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Rabkin Book Review Appears in Wall Street Journal

The November 6 edition of The Wall Street Journal contains a book review by Professor Jeremy Rabkin entitled "The New Dealers' Court."

Reviewed by Rabkin is Harvard law professor and author Noah Feldman's Scorpions: The Battles and Triumphs of FDR's Great Supreme Court Justices, an overview of the careers of Justices Hugo Black, William O. Douglas, Felix Frankfurter, and Robert Jackson. The justices were all appointees of President Franklin Delano Roosevelt in the aftermath of a failed effort by FDR to expand the size of the Supreme Court to ensure a pro-New Deal majority.

The New Dealers' Court, The Wall Street Journal, November 6, 2010. By Jeremy Rabkin.

Excerpt:
"The book offers a wealth of anecdotes but no revelations. Almost all the material in 'Scorpions' is drawn from previously published accounts. Mr. Feldman tells these stories in a graceful narrative, cutting back and forth between different characters, situating personal doings in the great events of the era. It's effective popular history.

"For a scholar who holds a chair at Harvard Law School, though, Mr. Feldman is remarkably uninterested in legal analysis. The core of the book takes readers through a dozen or so landmark legal disputes of the 1940s and 1950s, but even here he keeps his focus on the interplay of personalities on the Supreme Court. He makes little effort to evaluate the weight of these cases as precedents and offers no discussion at all of the cases in the early 1940s, when the Roosevelt appointees repudiated all past limits on federal regulatory power. It is not much compensation to get two chapters on Justice Jackson's dramatic moments as Nuremberg prosecutor—with no explanation of the actual charges in these cases and the simple assurance that 'most historians consider the Nuremberg tribunal to have been a highly consequential historical event.'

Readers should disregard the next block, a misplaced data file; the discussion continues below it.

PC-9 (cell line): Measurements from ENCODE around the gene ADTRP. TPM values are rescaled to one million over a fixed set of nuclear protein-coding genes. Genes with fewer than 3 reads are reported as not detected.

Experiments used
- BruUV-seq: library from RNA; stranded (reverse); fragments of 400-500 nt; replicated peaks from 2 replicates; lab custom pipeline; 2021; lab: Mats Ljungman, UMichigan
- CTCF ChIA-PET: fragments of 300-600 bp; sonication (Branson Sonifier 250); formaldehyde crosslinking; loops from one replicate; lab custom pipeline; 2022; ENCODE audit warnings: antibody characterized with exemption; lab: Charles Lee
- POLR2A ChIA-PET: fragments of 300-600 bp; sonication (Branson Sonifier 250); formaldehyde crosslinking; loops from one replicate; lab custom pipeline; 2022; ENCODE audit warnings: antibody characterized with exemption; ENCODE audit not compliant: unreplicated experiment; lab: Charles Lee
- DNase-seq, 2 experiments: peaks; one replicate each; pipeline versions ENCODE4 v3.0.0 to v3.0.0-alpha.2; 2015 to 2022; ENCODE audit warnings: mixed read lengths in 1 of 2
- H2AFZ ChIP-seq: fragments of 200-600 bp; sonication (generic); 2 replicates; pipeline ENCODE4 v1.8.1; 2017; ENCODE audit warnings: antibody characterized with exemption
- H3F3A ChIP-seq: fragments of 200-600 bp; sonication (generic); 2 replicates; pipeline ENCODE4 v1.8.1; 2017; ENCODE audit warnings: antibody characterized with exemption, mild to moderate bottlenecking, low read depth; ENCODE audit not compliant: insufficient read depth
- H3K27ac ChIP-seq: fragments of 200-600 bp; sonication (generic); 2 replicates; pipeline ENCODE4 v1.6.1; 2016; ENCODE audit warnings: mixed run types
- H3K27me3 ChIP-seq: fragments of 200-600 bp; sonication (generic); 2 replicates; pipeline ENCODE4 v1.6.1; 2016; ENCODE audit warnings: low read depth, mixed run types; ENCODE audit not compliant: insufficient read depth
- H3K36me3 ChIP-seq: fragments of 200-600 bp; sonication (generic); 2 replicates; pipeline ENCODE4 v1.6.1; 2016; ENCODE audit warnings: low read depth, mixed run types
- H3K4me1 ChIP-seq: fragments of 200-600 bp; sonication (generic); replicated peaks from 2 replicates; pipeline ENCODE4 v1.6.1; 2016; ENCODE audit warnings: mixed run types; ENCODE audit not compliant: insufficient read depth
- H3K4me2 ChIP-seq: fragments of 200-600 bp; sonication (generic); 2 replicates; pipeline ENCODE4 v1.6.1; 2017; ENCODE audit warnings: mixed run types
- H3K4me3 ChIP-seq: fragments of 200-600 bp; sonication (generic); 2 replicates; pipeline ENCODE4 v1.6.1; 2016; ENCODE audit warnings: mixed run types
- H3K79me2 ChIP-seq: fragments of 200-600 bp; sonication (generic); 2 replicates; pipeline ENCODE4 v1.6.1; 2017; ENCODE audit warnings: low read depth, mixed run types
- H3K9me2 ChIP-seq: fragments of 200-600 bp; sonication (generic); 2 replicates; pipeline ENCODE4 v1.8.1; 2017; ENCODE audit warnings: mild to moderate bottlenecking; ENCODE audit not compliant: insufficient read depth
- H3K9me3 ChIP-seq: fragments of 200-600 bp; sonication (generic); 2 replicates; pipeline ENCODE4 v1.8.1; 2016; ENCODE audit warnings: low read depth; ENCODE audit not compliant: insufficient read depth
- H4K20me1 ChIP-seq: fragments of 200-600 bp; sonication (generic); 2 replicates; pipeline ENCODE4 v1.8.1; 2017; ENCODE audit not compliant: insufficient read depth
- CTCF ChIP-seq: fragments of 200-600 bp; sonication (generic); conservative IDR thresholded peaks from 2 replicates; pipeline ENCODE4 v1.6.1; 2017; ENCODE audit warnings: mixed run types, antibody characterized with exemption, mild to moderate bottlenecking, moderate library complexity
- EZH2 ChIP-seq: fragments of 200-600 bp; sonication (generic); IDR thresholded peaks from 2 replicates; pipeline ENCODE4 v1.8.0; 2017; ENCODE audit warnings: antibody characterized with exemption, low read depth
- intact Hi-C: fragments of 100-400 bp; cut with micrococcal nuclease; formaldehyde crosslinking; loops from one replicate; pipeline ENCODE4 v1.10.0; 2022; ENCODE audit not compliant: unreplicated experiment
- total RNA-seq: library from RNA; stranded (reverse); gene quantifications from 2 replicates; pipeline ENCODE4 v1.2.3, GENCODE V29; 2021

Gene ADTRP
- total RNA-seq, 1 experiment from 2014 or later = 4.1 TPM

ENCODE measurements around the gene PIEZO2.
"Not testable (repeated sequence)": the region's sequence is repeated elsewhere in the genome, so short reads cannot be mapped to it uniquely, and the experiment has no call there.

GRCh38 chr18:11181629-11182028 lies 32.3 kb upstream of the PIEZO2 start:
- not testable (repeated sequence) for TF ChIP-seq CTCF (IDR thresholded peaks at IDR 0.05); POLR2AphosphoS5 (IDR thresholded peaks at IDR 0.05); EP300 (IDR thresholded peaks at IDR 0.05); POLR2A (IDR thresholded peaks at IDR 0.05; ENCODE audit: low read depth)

"The biggest problem with Mr. Feldman's account is that, while all the Roosevelt appointees agreed that there should be broad constitutional scope for New Deal programs, they emphasized different reasons and followed the arguments to different results as they encountered new issues. Frankfurter, for example, consistently urged judicial deference to legislative judgments, while Black insisted that the courts must uphold the words of the Constitution—which in his reading allowed almost limitless scope for economic regulation but set sharp limits on government in other areas."

Read the book review